Synesius, Letter 152

Synesius of Cyrene (c.370-c.413) was a Neo-Platonic philosopher who became bishop of Ptolemais in the Cyrenaica. He left behind a small corpus of texts that offer much information about daily life in Late Antiquity, and about the christianization of the Roman world.

This letter, written in 402, was sent to a close friend of Synesius, living in Constantinople. Pylaemenes also was the recipient of letters 61, 88, 74, 100, 101, 103, 102, 129, 131, 134, 71, 150, 151, 48, and 153.

Letter 152 is offered here in the translation by A. Fitzgerald.

Letter 152: The Definition of Love

[1] To Pylaemenes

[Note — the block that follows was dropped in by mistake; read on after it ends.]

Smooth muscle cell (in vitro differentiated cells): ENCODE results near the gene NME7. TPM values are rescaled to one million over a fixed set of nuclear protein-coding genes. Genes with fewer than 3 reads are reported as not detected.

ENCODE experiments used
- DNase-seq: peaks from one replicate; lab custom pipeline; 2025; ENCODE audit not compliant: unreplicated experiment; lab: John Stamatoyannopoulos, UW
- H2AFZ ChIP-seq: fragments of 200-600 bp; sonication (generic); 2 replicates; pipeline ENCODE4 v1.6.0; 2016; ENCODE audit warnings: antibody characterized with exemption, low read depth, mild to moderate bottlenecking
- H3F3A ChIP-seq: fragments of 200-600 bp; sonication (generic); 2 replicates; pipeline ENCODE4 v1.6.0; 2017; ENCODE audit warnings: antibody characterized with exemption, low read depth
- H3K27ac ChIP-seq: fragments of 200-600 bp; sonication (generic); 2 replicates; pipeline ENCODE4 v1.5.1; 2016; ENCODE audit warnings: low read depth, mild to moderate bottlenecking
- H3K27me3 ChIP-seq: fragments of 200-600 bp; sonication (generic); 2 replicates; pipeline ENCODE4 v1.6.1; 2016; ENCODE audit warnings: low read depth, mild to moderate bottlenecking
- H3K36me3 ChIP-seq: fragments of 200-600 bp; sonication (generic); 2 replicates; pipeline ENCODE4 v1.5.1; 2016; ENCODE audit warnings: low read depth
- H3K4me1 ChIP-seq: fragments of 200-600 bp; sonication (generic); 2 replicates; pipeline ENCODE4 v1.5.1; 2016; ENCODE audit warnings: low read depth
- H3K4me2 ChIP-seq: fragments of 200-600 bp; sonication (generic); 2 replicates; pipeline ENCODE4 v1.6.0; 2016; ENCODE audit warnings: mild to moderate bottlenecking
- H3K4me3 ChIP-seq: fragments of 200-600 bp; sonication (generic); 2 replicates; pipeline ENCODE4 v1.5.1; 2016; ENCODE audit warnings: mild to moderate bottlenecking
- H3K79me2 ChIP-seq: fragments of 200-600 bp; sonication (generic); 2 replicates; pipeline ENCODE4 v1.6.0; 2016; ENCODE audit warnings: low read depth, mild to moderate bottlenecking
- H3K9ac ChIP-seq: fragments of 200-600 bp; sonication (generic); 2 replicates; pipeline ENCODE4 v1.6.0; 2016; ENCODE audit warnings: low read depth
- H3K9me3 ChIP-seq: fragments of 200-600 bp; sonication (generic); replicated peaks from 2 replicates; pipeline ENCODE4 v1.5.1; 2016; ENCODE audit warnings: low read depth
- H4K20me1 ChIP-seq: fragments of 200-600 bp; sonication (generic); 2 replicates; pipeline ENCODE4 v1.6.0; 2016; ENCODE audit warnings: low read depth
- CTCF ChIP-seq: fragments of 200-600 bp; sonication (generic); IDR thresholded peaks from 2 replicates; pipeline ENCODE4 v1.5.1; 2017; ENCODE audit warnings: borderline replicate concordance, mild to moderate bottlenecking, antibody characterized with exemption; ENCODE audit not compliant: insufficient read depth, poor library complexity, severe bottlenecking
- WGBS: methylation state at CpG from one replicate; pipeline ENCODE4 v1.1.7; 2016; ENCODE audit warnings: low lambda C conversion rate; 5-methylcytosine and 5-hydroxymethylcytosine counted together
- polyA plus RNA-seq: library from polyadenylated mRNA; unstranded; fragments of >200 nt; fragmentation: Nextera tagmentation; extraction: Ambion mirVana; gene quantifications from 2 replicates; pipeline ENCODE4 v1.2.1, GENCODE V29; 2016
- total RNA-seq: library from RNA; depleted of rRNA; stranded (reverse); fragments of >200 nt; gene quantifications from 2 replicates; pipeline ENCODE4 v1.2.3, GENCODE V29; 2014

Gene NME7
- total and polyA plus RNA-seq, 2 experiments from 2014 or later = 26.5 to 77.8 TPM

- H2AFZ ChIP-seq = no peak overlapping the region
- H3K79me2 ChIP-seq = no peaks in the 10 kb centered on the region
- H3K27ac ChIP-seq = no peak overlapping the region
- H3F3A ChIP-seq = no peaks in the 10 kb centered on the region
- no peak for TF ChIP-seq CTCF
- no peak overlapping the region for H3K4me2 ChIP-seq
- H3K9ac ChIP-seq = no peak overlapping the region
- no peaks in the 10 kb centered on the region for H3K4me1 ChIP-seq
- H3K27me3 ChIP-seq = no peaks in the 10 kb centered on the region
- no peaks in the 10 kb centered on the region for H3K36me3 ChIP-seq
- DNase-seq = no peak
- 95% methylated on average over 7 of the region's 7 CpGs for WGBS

Believe me that I embrace Pylaemenes, very soul and very soul. Words fail me wherewith I may pour out the fullness of my heart's desire, or rather I cannot explain, even to myself, the nature of the sentiments that I feel for you.

[2] But there was one man at least who was extraordinary in all knowledge of Love. That was Plato the Athenian, the son of Ariston, so happy in discovering, and pleasant in describing the nature of the lover and also his desires in regard to the beloved. It is he, therefore, who shall discover and describe me. The man who loves, he said, would fain be melted by the art of Hephaestus, and so completely united with the beloved object, that two would become one.note